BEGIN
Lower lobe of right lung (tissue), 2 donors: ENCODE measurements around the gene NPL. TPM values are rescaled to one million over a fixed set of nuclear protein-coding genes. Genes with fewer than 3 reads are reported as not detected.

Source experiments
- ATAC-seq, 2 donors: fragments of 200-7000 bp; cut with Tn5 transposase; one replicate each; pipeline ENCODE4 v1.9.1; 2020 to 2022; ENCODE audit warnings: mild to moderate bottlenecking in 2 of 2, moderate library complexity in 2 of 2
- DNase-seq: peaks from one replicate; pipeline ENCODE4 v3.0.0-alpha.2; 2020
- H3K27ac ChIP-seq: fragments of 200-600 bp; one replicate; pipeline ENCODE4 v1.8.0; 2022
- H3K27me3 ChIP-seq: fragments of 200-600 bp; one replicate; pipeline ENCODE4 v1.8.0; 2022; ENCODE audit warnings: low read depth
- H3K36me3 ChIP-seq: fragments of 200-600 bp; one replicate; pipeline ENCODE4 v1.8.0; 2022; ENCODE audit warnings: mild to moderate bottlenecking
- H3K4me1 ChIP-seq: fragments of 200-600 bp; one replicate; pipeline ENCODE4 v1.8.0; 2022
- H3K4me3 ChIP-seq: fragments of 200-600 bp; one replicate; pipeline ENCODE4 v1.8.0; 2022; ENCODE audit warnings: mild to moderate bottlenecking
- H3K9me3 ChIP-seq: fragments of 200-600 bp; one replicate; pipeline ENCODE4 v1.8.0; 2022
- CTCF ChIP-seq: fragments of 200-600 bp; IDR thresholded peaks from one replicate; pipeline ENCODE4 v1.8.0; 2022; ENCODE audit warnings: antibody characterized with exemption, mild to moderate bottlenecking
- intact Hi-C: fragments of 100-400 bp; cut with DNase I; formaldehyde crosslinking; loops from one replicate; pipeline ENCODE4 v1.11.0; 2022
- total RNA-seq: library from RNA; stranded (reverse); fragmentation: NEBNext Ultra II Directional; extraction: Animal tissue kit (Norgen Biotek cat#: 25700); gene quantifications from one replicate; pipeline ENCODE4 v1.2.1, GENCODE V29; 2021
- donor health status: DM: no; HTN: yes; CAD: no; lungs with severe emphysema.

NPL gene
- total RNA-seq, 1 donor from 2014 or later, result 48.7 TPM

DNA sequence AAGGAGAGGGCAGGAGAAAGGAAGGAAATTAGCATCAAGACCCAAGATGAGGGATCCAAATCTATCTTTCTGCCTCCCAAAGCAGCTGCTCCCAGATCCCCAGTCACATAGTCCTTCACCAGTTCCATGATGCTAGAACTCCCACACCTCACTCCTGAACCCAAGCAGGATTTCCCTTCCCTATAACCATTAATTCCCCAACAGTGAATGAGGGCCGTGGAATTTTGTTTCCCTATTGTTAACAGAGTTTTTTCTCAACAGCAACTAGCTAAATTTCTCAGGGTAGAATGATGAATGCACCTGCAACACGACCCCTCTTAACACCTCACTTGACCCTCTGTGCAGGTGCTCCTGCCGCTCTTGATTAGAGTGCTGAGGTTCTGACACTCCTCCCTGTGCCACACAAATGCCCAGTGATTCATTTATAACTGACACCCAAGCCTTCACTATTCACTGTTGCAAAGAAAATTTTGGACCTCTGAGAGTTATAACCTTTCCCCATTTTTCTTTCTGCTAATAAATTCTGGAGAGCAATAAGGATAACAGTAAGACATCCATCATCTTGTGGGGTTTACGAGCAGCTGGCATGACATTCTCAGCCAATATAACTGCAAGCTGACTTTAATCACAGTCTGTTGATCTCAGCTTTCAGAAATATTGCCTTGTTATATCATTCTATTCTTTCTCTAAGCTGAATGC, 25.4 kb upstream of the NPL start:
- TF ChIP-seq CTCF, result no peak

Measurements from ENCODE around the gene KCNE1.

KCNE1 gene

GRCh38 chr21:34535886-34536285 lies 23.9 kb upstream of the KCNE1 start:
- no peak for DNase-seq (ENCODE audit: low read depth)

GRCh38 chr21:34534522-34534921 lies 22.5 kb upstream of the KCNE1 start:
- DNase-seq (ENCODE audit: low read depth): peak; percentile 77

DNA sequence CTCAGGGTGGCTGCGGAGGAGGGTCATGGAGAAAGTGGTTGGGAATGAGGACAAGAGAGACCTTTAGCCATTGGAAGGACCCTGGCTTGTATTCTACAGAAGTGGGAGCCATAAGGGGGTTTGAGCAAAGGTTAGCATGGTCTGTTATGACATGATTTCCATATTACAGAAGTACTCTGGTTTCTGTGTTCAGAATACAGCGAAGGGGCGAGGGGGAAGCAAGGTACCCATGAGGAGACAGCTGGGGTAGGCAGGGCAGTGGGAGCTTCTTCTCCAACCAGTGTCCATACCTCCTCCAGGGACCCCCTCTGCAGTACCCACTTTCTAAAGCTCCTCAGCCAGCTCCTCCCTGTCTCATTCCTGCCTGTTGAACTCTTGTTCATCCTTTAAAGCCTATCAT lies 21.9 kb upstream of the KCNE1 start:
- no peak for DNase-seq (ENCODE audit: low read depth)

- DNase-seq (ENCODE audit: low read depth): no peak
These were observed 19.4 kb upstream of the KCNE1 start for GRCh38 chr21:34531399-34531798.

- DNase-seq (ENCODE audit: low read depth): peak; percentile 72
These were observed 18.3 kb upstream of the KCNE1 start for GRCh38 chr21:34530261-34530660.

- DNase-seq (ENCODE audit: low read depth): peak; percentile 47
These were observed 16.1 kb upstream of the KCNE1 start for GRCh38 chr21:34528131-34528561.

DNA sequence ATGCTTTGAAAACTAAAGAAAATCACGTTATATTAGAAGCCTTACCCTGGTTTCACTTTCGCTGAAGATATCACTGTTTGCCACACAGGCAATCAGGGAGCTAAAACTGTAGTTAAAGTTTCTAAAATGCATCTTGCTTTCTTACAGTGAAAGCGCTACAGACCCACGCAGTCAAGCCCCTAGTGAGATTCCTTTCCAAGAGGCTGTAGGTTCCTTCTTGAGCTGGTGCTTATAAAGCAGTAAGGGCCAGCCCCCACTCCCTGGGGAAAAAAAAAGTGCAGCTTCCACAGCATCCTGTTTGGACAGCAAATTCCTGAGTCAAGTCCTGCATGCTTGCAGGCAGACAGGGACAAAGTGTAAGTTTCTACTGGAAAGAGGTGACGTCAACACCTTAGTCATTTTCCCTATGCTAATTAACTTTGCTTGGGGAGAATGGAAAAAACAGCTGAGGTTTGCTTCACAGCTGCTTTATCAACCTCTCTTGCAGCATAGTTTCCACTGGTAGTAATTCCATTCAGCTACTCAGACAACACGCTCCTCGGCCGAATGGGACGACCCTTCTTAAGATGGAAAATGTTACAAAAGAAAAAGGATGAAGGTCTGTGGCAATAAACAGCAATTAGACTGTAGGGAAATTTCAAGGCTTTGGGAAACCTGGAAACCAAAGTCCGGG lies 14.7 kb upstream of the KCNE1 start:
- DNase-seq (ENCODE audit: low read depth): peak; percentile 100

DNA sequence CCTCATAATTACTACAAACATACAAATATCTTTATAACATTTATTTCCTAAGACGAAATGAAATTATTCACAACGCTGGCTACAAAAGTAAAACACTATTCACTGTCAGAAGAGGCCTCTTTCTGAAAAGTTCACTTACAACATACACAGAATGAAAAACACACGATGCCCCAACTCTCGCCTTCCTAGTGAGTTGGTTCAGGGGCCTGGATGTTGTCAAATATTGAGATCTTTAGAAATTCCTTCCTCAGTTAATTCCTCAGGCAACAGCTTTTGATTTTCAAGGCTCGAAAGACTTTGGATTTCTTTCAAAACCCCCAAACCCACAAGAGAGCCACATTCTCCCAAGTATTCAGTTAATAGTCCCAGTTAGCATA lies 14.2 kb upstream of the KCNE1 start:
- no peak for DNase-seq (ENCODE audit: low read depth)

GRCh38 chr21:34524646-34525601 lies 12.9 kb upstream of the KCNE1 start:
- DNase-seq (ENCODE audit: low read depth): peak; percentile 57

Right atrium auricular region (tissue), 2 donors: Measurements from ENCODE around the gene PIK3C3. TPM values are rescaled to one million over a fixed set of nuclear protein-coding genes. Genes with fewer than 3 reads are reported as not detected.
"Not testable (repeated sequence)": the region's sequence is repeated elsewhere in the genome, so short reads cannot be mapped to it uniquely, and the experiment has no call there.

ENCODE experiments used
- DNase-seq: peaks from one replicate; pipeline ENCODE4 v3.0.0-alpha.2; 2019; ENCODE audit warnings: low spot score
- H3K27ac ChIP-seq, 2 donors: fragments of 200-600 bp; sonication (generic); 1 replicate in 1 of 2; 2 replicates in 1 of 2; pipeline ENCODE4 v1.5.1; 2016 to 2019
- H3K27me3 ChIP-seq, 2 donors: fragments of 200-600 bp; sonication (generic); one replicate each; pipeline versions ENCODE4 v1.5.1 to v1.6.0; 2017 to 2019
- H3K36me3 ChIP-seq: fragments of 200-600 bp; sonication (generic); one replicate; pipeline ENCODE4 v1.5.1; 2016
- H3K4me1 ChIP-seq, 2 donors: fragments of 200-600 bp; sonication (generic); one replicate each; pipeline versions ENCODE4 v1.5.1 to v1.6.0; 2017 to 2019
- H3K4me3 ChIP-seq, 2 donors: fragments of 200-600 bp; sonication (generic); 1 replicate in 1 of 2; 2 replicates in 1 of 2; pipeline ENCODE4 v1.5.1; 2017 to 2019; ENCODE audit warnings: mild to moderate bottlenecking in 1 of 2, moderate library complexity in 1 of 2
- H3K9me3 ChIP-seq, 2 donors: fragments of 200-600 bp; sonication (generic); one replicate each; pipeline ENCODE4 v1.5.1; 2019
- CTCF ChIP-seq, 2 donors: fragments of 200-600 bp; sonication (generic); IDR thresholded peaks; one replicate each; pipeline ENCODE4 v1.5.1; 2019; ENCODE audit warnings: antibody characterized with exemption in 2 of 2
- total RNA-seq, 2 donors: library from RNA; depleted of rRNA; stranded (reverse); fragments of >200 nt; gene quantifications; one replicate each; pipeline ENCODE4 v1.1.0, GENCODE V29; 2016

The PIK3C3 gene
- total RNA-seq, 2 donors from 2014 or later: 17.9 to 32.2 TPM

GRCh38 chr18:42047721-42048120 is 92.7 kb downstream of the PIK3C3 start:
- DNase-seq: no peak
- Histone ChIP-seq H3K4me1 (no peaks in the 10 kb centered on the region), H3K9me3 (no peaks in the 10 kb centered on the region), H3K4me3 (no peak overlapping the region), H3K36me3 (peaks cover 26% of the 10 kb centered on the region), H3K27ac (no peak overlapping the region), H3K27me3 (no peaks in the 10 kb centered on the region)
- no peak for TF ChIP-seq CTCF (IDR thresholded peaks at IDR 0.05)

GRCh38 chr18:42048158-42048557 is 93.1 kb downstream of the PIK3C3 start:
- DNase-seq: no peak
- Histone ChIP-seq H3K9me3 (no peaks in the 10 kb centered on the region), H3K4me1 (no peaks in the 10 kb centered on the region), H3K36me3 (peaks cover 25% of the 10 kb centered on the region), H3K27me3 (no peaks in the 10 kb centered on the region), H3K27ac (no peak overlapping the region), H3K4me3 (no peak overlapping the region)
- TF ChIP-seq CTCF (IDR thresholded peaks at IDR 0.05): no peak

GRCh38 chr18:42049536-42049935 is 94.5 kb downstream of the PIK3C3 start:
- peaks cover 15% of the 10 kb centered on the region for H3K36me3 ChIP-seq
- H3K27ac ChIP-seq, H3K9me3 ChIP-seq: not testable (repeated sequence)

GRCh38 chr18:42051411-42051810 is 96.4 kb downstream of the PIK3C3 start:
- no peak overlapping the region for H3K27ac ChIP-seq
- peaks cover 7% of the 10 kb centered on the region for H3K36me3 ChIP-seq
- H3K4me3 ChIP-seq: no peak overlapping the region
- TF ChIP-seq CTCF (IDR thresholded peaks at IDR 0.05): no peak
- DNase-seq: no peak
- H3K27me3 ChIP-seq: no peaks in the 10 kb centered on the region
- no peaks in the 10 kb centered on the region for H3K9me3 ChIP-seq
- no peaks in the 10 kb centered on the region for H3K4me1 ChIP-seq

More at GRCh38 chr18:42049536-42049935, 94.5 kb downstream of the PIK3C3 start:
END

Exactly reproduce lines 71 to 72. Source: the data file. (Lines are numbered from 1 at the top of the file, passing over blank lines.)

- no peaks in the 10 kb centered on the region for H3K9me3 ChIP-seq
- no peaks in the 10 kb centered on the region for H3K4me1 ChIP-seq